This Sunday 23rd October at 9AM Maui time, Flora Duffy will be swapping her road bike for a mountain bike and road running for trail and beach running as she looks to be crowned XTerra World Champion for the third year in a row. Should Flora win it would cap off a remarkable year for her coming on the heels of her overall win in the ITU World Series and a her spectacular win at the Grand Final of that series in Cozumel, Mexico and her 8th place finish in the Olympics. Anything less than a win on Sunday however would be a disappointment for Flora as she has been virtually unbeatable for three years in XTerra racing and won last year’s championships from Scotland’s Lesley Paterson by exactly 5 minutes.
Flora has had a long hard season and in recent months has understandably been focused on ITU road racing but if she can carry the confidence and fitness into Sunday’s race few would bet against her. Her main rivals will be hoping that their longer XTerra season might have given them the edge going into the race. A key part of the race will be the swim. Flora is known as one of the fastest swimmers in triathlon and in XTerra her competitors have historically been much weaker swimmers allowing Flora to establish an important time and psychological advantage going into the bike. Last year after the swim she had a 3 minute 45 second lead over Scotland’s Lesley Paterson, a two time winner of these world championships and although Paterson, a former professional mountain biker, was able to claw back two minutes on the bike, Flora was three minutes quicker on the run. But XTerra can throw up alot of surprises including mechanical breakdowns and crashes ( Flora crashed last year) wich can dramatically change the race profile.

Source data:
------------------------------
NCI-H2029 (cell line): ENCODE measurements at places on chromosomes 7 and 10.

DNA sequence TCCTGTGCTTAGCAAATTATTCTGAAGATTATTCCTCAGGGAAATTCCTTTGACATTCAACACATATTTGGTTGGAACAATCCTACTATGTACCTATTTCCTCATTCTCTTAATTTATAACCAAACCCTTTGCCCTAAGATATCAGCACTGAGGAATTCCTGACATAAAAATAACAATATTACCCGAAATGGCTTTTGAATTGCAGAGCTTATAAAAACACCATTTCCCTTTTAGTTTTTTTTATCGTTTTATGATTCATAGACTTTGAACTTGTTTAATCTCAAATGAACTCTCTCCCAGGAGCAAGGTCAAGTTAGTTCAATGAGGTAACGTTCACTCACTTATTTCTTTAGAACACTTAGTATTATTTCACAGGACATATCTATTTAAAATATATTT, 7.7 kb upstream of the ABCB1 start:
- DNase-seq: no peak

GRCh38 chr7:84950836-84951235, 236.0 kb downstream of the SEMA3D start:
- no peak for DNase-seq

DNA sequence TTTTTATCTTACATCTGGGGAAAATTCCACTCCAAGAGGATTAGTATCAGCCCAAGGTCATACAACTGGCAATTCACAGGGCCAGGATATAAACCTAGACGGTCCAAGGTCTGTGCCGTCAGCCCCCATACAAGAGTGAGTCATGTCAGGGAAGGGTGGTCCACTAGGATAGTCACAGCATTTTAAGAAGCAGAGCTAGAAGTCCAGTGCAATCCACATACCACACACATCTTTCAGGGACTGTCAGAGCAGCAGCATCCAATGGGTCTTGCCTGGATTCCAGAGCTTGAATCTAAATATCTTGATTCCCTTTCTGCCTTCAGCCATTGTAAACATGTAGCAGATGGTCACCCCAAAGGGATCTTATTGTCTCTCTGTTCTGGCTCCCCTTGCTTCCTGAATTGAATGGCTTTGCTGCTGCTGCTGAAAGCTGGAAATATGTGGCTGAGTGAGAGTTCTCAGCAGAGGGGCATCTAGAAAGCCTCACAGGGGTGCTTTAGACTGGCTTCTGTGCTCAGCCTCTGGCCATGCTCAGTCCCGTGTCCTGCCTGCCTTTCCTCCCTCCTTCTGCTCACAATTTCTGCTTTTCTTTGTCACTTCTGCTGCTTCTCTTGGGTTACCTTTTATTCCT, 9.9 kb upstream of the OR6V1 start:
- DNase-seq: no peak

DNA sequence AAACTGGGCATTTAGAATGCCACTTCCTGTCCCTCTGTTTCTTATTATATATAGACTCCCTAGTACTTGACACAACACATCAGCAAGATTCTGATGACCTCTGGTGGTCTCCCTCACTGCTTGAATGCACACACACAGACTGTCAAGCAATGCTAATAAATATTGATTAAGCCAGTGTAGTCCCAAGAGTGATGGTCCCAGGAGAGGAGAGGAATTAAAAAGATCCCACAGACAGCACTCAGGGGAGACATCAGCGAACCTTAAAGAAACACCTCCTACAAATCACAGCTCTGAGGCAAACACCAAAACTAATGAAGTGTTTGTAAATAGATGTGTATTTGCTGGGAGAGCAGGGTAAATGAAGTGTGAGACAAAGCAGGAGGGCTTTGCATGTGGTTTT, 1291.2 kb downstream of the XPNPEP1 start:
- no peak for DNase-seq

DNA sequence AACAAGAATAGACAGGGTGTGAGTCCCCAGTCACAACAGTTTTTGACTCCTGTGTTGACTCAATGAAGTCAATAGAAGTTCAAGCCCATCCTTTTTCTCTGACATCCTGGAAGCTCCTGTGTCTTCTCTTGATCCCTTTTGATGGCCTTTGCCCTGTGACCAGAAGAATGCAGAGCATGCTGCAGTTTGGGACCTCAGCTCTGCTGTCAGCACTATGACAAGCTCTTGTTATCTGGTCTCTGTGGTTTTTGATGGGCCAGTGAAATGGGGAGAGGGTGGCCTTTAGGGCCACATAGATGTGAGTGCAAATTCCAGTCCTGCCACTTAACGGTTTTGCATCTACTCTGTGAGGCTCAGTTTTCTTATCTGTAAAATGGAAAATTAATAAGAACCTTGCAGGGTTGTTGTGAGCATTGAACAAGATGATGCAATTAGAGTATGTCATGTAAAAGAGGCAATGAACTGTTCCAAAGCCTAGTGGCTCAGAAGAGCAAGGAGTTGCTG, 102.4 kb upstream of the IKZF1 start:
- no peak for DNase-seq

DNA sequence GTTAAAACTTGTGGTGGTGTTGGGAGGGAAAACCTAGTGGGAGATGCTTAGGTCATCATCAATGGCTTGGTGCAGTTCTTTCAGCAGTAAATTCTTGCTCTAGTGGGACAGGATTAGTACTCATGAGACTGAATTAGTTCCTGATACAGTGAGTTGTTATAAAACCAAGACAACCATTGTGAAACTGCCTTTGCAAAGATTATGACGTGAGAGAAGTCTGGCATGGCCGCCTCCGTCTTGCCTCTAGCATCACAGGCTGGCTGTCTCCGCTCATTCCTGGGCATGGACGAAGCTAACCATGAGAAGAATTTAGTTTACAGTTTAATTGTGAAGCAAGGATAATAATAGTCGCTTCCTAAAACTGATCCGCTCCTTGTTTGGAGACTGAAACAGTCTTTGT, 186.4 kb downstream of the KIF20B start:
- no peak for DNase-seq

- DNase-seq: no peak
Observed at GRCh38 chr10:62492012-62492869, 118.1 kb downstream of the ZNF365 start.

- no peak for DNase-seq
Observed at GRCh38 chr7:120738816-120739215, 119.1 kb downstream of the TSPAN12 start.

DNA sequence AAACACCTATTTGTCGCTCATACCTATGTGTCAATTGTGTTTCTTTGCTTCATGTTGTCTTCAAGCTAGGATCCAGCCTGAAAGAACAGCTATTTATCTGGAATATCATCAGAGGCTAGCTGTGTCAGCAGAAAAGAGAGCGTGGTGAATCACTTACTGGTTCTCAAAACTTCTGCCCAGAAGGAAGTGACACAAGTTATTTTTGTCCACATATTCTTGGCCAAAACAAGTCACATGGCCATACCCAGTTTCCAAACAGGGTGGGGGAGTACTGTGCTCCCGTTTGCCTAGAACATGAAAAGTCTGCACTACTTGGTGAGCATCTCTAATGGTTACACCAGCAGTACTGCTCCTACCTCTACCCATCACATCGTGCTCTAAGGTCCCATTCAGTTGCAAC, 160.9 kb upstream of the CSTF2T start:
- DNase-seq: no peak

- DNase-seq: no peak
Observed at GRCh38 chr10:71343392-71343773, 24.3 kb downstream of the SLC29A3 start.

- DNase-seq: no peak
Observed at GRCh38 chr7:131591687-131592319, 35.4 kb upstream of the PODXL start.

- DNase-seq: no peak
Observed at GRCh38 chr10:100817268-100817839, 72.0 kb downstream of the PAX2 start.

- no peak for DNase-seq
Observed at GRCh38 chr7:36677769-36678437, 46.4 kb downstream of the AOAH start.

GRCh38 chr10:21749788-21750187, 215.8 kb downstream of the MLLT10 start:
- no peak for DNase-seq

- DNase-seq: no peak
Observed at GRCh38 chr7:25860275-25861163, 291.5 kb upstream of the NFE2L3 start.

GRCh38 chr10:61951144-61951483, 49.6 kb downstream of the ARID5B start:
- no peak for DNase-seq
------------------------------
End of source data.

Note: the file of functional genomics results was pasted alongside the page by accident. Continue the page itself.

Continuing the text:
The XTERRA World Championship starts with a 1.5-kilometer rough water swim at D.T. Fleming Beach fronting the Ritz-Carlton, Kapalua. The mountain bike is one big 20-mile loop with 3,500-feet of climbing that goes up-and-down the lower slopes of the West Maui Mountains more than a dozen times, and the 6.5 mile run features a whole lot more climbing (1,200-feet) along dirt trails, through oleander forests, and into 60-foot high ironwood evergreens.
For more on the race go here